Here are new books for tweens and teens:
Best-selling author Jodi Picoult and her daughter, Samantha van Leer, who co-wrote a 2012 book for teens called "Between the Lines," are out this month with a follow-up called "Off the Page" (Delacorte Press, $19.99). In "Between the Lines," a high school girl named Delilah falls in love with Oliver, a prince in one of her books, and helps him escape from the pages and come to life. In "Off the Wall," readers see what happens when Oliver tries to function in the real world. Picoult told Newsday in 2012: "I think it's a pretty universal dream for anyone who's a big reader that we might fall a little bit in love with the characters in the book and wish they might come to life." Van Leer is a student at Vassar College majoring in psychology with a minor in human development.
In "Blue Chip Kids: What Every Child (and Parent) Should Know About Money, Investing, and the Stock Market" by David W. Bianchi (Wiley, $27.95), Bianchi teaches kids financial skills for the future. The hardcover book, published this month, breaks down money and investing into bite-size topics explained in language relatable to a seventh-grader, including mutual funds, private versus public companies and annual percentage rates. Bianchi is an investor and lawyer with an economics degree from Tufts University who wrote the book to help teach his 13-year-old son about money.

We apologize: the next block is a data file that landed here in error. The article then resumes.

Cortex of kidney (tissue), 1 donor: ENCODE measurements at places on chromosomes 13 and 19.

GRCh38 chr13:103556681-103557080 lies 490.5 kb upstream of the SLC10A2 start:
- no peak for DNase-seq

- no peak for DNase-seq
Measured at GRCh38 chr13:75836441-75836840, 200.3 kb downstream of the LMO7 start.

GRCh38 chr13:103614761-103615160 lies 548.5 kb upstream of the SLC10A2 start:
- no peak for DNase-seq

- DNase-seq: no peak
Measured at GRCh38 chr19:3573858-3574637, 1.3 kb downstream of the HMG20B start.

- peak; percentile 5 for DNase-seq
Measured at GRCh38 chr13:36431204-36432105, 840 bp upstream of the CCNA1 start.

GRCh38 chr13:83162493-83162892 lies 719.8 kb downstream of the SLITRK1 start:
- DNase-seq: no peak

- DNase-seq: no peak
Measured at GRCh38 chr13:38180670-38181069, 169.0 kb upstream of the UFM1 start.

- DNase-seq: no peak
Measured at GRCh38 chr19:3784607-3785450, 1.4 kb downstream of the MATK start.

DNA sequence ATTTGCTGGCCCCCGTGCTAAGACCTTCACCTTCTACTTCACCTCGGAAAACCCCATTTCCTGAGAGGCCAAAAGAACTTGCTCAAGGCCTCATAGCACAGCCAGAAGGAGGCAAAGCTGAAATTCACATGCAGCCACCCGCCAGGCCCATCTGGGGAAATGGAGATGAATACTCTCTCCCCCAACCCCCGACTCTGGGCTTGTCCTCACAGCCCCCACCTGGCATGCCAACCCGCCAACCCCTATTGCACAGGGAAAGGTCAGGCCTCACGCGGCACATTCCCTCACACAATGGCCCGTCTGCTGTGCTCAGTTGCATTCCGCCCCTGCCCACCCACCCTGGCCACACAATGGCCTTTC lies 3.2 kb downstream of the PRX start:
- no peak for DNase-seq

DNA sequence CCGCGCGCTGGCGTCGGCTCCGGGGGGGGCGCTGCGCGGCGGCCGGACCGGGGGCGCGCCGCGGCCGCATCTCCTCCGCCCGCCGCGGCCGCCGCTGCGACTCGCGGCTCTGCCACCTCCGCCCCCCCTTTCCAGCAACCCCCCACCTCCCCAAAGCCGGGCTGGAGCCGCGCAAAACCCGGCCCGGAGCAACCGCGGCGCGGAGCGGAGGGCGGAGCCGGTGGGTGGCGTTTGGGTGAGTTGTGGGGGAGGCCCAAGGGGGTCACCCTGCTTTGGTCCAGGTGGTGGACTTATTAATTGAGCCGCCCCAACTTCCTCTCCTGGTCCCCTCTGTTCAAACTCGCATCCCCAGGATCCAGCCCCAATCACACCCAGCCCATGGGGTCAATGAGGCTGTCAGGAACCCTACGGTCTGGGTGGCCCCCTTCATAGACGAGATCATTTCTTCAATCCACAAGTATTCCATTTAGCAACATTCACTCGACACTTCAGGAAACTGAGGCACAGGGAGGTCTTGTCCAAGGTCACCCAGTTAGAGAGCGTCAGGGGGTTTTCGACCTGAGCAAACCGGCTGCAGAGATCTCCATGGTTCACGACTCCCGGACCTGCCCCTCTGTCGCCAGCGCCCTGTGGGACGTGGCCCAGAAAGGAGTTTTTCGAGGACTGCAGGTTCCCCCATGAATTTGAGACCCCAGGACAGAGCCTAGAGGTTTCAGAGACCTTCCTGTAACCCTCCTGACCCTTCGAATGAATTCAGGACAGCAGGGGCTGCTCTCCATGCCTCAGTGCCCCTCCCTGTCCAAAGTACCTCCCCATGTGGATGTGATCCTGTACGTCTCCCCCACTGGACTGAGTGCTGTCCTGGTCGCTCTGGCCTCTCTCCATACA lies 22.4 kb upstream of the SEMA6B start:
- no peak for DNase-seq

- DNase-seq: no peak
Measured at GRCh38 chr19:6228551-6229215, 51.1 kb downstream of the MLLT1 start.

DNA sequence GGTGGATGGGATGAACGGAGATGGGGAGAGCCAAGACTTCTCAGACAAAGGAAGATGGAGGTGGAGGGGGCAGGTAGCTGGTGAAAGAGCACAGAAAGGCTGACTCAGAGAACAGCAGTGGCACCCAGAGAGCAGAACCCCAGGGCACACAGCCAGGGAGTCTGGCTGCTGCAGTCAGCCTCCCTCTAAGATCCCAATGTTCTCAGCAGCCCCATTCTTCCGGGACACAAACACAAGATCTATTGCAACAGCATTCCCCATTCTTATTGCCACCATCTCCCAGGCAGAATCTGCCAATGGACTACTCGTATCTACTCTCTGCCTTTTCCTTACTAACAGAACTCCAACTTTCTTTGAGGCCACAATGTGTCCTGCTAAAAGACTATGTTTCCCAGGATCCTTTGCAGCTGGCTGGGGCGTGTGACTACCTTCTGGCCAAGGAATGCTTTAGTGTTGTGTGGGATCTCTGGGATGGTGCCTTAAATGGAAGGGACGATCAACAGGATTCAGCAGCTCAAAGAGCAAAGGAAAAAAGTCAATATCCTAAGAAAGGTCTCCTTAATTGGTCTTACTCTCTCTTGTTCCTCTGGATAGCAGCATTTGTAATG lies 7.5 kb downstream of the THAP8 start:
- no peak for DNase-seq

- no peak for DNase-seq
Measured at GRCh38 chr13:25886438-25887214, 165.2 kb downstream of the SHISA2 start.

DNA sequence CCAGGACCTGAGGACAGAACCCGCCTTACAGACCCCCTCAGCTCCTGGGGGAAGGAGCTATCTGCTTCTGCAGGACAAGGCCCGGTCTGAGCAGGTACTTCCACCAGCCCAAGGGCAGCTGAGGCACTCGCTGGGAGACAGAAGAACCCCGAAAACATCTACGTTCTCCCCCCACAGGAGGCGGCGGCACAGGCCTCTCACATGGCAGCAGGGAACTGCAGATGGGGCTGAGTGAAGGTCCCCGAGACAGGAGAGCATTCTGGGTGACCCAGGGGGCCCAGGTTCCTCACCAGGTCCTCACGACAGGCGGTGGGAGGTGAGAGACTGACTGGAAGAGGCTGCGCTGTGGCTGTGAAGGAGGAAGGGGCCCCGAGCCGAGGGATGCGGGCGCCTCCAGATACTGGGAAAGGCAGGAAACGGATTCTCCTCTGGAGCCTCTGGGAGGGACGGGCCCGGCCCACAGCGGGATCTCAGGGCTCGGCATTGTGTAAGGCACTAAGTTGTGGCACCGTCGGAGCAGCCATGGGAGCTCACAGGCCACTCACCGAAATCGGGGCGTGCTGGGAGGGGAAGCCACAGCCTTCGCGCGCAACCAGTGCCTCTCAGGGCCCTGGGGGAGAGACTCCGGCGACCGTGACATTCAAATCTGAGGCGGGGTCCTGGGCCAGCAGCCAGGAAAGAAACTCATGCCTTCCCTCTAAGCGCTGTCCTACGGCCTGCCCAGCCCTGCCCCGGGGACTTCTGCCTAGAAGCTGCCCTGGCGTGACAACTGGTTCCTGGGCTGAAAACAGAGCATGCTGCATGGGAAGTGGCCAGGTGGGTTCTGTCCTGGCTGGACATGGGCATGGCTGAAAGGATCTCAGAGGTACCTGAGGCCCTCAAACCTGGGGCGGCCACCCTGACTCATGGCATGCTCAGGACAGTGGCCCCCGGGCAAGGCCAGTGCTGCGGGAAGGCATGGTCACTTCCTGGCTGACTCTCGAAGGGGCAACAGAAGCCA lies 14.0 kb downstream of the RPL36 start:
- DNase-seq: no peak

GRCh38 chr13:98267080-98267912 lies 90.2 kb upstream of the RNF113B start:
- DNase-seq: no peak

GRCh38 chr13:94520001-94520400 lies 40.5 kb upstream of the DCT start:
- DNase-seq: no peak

An 11-by-17-inch book out this month turns into 10 paper machines that move in "Colossal Paper Machines" created by Phil Conigliaro (Workman, $24.95). Geared to children ages 9 and older, kids just remove the perforated pieces from the heavy-duty card-stock pages, follow the color-coded instructions and then glue the parts. Machines include a front loader, a Chinook helicopter, a concrete mixer and more.